Peru scene in Les Indes galantesIf only the audience could see on Thursday what I saw two Fridays ago, not least the multiple Adams and Eves who gambol around Hebe in Prologue and Epilogue – quite the loveliest and most innocent naked choreography ever, surely. Stage nudity is rarely sexy, least of all when bits jiggle so, but Scozzi's prelapsarian dancers were sweeter than sweet.

The audience will also miss a scene which I doubt would pass censorship in London. Scozzi has a threading message through all her Indes which ties in neatly enough with the original theme: the loss of innocence in the shape of sexual subjugation. Abducted Emilie, once her “Turc généreux” (Vittorio Prato pictured above with Judith van Wanroij) hands her over to her shipwrecked/hijacked lover Valère, decides she wants to stay with him in a Scozziesque twist; Phani is brutalised by a drug baron, not an Inca; and Fatime yearns for domestic slavery. This was edgy theatre: the Iranian men – which also means the women of the chorus in drag, just as the male dancers play the women – lord it over blond-wigged dollies in skimpy underwear as well as chadored ladies. The message of maltreatment is spelled out in a banner parade.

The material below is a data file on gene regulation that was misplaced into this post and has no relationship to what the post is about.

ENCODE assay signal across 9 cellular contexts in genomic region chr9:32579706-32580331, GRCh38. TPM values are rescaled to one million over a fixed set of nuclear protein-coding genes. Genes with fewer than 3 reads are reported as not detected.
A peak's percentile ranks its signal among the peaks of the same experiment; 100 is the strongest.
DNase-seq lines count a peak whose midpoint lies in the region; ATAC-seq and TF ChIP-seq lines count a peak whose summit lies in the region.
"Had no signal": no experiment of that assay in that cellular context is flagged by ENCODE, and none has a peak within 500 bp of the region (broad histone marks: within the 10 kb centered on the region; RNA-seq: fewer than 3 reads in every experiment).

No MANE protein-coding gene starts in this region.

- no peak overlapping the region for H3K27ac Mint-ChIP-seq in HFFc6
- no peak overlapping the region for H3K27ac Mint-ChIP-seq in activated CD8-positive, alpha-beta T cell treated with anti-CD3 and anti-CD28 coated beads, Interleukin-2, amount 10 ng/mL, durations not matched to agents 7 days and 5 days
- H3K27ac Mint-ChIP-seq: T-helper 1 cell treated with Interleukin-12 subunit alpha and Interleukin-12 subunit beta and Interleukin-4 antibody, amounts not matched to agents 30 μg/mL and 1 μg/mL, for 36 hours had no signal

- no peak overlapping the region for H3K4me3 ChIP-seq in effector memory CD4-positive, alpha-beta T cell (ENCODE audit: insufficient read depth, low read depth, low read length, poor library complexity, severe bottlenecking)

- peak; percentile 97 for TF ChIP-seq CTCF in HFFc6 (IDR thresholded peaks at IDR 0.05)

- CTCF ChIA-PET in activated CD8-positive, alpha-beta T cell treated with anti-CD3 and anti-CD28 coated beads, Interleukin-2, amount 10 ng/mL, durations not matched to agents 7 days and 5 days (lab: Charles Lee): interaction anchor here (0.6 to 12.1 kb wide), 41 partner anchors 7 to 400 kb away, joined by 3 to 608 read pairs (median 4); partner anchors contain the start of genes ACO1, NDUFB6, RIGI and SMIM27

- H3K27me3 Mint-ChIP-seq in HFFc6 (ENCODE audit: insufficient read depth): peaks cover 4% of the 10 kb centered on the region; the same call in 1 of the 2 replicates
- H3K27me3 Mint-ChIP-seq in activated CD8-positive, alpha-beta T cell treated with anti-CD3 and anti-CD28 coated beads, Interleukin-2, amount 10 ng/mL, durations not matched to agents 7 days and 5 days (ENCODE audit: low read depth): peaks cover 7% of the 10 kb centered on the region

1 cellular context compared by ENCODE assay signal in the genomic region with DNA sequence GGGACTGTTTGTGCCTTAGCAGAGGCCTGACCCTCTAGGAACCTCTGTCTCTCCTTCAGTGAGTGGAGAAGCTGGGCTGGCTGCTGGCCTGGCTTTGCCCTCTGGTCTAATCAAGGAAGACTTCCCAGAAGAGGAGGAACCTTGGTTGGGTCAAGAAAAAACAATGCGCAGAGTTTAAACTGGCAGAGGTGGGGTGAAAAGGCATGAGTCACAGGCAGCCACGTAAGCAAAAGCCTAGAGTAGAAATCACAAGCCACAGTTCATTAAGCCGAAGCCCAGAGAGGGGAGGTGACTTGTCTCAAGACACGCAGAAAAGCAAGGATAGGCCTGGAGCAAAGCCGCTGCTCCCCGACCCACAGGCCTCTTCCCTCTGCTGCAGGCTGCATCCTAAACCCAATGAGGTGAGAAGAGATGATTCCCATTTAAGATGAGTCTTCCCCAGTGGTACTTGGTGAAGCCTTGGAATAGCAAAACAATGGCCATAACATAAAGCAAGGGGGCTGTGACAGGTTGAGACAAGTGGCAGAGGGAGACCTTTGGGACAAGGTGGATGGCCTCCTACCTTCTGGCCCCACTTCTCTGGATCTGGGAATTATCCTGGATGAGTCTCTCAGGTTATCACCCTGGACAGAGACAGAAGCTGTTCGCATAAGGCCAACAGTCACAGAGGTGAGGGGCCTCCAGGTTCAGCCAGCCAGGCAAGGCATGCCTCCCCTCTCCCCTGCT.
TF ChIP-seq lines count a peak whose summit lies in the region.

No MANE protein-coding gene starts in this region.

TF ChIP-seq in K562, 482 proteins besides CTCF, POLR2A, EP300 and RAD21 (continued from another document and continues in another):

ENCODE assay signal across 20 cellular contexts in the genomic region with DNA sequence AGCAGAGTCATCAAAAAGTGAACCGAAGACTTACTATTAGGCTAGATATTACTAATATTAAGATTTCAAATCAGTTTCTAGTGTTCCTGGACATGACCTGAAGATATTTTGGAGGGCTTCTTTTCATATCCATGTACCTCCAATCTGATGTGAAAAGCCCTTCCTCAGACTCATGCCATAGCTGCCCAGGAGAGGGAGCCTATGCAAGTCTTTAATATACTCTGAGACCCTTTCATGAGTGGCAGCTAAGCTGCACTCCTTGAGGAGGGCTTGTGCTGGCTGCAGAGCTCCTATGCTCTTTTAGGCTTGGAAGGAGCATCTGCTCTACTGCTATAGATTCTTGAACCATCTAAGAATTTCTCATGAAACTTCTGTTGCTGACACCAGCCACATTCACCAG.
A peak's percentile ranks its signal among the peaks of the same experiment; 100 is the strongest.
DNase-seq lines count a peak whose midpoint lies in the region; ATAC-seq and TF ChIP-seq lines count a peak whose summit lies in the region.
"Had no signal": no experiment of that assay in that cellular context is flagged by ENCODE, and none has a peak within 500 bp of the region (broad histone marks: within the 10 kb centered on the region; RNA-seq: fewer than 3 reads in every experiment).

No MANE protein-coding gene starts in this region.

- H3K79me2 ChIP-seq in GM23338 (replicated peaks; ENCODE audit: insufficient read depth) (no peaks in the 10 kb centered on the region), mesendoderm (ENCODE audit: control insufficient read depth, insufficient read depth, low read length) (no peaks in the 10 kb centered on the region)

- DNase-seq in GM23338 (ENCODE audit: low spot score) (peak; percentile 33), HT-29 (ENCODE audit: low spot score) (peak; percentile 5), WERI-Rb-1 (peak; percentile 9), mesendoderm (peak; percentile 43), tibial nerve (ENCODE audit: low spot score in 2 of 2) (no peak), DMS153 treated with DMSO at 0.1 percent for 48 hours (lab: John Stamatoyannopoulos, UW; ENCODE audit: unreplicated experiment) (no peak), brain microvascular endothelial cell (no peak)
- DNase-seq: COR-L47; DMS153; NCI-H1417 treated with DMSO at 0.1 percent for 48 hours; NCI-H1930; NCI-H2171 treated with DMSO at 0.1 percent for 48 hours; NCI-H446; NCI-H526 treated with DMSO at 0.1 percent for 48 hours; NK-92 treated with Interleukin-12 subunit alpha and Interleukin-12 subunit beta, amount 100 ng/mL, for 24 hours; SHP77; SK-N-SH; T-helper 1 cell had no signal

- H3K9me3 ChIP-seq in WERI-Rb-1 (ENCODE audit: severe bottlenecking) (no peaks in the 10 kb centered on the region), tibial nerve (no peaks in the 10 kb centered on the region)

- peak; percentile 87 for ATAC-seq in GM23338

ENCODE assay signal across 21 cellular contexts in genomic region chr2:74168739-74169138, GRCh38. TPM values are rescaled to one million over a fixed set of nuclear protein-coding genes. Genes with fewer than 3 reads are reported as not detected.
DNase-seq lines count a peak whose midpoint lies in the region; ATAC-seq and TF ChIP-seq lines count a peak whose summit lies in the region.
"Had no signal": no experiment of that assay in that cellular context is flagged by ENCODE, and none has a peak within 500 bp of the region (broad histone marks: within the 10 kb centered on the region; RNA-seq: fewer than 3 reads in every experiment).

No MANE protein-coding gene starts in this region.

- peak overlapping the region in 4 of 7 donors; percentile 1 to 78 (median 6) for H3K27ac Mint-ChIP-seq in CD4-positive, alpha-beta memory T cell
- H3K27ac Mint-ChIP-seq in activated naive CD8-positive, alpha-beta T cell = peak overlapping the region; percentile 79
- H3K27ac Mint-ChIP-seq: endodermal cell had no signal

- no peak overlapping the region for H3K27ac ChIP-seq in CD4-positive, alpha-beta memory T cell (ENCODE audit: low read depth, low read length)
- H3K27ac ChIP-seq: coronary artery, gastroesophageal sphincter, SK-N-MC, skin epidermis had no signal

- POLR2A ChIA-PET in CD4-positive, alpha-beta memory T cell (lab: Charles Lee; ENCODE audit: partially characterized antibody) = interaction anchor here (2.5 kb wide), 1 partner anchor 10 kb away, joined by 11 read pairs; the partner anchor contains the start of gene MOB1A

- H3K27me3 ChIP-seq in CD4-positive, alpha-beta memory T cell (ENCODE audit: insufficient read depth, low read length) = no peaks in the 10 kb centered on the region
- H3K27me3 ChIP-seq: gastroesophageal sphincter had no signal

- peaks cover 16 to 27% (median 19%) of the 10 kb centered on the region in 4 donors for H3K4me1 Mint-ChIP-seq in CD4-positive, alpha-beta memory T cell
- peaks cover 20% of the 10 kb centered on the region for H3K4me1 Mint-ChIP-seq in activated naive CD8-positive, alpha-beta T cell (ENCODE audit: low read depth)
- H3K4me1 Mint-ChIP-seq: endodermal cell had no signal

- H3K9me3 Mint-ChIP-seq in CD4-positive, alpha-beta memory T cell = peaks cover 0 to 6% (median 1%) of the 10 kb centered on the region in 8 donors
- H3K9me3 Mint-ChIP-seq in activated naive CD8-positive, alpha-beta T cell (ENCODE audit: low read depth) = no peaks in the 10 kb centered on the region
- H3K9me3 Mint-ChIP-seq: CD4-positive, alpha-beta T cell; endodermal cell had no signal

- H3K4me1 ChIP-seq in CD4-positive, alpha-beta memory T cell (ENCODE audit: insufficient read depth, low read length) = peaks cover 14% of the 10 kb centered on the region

Persia scene in Bordeaux production of Les Indes galantes

Laboured? Almost; and there’s often too much going on when solos are being sung, above all what will certainly be the hit vocal number at the Barbican when Carolyn Sampson sings it, the Italian aria for Fatime which Rousset has wisely drafted in to his performing version (Richard Strauss’s Countess quotes it as her Rameau favourite in Capriccio). But there's always light entertainment on hand from the three cupids, one of them a very agile fat lady. I feared at the start it would grate, but they managed to ring the changes enough to avoid monotony and repetition - always a risk in staging Rameau. And there's redemption to hand in the dignity of natural woman Zima and a final curtain which sees an old, pregnant Eve walking across the stage arm in arm with her Adam.